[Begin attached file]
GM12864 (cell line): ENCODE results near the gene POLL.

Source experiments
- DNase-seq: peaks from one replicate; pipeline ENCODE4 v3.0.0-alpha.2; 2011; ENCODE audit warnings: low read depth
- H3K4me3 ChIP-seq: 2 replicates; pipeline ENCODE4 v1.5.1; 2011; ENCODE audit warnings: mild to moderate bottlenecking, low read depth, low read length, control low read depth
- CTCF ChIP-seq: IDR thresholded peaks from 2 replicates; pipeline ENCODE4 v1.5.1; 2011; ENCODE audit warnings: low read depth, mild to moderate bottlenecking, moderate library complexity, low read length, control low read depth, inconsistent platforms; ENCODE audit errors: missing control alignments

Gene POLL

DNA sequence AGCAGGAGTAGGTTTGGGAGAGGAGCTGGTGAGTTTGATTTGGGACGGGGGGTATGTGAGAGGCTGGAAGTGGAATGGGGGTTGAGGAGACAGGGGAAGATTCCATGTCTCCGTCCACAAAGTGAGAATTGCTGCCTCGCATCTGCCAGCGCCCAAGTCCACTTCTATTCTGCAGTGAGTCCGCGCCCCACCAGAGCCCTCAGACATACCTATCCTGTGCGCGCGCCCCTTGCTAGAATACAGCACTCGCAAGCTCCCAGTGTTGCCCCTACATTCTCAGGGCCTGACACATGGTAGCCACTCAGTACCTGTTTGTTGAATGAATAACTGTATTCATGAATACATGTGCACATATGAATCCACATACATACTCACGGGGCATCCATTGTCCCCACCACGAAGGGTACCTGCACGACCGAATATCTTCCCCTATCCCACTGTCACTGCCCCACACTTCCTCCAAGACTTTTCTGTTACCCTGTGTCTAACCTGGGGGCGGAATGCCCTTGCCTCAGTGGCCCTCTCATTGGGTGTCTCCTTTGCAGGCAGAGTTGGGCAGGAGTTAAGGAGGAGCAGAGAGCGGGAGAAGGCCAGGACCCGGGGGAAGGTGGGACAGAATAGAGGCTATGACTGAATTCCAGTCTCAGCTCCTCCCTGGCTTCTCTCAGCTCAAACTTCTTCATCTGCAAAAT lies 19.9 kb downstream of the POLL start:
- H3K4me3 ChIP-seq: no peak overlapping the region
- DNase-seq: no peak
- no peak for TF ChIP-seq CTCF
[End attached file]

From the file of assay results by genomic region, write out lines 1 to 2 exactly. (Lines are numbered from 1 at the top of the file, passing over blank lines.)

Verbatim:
GM12864 (cell line): ENCODE results near the gene POLL.

Source experiments